UNICEF supports refugees and migrants affected by tropical storm in Roraima

Together with Operation Welcome's Humanitarian Logistics Task Force and partner agencies, the United Nations Children's Fund provides support to affected migrant communities

21 September 2022
Foto mostra um caminhão-pipa com o logo do UNICEF
UNICEF/BRZ/Amanda Panarini

Boa Vista, September 21, 2022 – Part of the city of Boa Vista, capital of the state of Roraima, in the extreme north of Brazil, was hit by heavy rains last Saturday, September 17th. The tropical storm affected the infrastructure of shelters and welcoming spaces that welcome Venezuelan migrants and refugees.

The UNICEF team has been in the field since Sunday, assessing the impact of heavy rains on shelters and welcoming spaces and ensuring assistance to affected children and families. Many of these spaces are suffering from lack of electricity and lack of drinking water. In addition, a good part of the buildings and physical structures were left without a roof, including those intended for housing for migrants and refugees.

“We are working intensively to re-establish the services of UNICEF and its partners in the shelters and welcoming spaces. We need to pay special attention to children and adolescents, who are especially vulnerable in emergency situations. We intensified the work, together with the partners of Operation Welcome, to restore as quickly as possible basic services, such as access to quality water, and ensure that children and adolescents are protected, healthy and in school", explained Daiana Pena, head of UNICEF Office in Roraima.

The impact was big on Bairro 13 de Setembro, where most of the Operation Welcome shelters are located, and all the shelter centers were hit with the passage of the tropical storm. In the Pricumã shelter, for example, 34 temporary shelters for refugees were completely destroyed. At Espaço Emergencial 13 de Setembro, about 100 people had to be relocated to other shelters due to damage to temporary housing. Another worrying fact is that the installations of the Súper Panas project (spaces where UNICEF and partners develop educational and psychosocial activities) in the Rondon 1, Pricumã and Waraotuma a Tuaranoko shelters were compromised, most of them without a roof and with teaching materials damaged by rainwater.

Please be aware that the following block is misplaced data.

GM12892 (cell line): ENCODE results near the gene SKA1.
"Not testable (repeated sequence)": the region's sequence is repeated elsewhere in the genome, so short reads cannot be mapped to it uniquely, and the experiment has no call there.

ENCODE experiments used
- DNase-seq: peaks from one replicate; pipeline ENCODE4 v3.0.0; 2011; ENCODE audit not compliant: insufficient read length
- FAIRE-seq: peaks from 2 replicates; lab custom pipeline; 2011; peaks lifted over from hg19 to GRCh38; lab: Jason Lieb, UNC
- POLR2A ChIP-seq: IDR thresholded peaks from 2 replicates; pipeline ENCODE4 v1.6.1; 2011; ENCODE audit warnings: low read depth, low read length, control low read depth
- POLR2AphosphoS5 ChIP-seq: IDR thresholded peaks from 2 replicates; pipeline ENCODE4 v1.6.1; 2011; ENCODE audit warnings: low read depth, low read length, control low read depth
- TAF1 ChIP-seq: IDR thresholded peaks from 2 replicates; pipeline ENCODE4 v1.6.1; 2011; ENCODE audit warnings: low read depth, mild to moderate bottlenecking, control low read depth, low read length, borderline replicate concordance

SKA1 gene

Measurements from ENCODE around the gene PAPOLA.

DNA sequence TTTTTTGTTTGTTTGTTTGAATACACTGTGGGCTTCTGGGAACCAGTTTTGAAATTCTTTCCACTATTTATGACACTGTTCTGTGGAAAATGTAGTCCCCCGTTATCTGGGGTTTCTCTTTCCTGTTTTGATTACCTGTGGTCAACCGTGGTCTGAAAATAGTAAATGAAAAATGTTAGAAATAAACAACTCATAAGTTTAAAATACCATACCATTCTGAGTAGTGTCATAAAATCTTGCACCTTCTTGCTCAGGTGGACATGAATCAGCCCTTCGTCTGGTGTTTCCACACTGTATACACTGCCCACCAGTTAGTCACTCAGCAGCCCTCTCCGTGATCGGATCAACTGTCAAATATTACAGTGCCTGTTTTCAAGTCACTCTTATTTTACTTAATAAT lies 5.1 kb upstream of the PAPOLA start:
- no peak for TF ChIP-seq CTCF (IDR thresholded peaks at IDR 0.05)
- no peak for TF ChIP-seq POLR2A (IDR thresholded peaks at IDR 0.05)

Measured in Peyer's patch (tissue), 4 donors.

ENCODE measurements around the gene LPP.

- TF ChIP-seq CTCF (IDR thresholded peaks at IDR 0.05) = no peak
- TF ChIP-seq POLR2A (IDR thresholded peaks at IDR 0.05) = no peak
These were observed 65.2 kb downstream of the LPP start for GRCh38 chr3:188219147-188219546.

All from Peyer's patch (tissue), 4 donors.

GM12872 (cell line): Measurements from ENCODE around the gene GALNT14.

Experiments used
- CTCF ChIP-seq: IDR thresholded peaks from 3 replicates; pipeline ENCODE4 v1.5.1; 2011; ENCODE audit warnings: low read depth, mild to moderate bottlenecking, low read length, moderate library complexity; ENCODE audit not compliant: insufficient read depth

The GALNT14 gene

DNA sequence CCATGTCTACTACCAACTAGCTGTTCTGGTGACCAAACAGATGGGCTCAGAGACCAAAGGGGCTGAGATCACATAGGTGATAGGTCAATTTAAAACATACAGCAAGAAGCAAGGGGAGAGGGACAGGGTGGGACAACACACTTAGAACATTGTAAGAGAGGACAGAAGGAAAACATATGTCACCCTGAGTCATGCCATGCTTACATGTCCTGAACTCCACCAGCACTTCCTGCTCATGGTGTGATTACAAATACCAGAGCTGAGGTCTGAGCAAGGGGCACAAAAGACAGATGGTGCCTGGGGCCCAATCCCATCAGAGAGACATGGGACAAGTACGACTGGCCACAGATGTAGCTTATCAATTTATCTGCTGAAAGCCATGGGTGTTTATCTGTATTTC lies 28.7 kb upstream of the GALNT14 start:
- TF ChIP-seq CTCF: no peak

UNICEF and its partners acted quickly to ensure that children, adolescents and families were supported. On Sunday, health teams were available in the spaces to care for the population of the shelters. Water, sanitation and hygiene monitors made a rapid assessment of needs related to drinking water and toilets. In addition, they supported the organization of migrants to access water, clean environments, collect waste and distribute sodium hypochlorite. The education spaces affected by the storm were cordoned off so that repairs could begin last Monday morning. UNICEF mobilized a water truck in conjunction with Caer to provide emergency access to drinking water at the Waraotuma a Tuaranoko indigenous shelter.

UNICEF's work to ensure care and protection to save lives and defend the rights of refugee and migrant children and adolescents from Venezuela is possible thanks to the generous contributions of our donors, with whom we share these actions and results: the Bureau of Population, Refugees, and Migration (PRM) of the United States Department of State, the European Civil Protection and Humanitarian Aid Operations (ECHO), the Swedish International Development Cooperation Agency (Sida), Canada and the Germain Committee for UNICEF.

Media contacts

Amanda Panarini
Communication for Emergency Officer
UNICEF Brazil
Tel: (95) 98117 8628

About UNICEF

UNICEF works in some of the world’s toughest places, to reach the world’s most disadvantaged children. Across more than 190 countries and territories, we work for every child, everywhere, to build a better world for everyone.

Follow us on Facebook, Twitter, Instagram, YouTube, LinkedIn and TikTok.

Help UNICEF protect and support children and families. Donate now.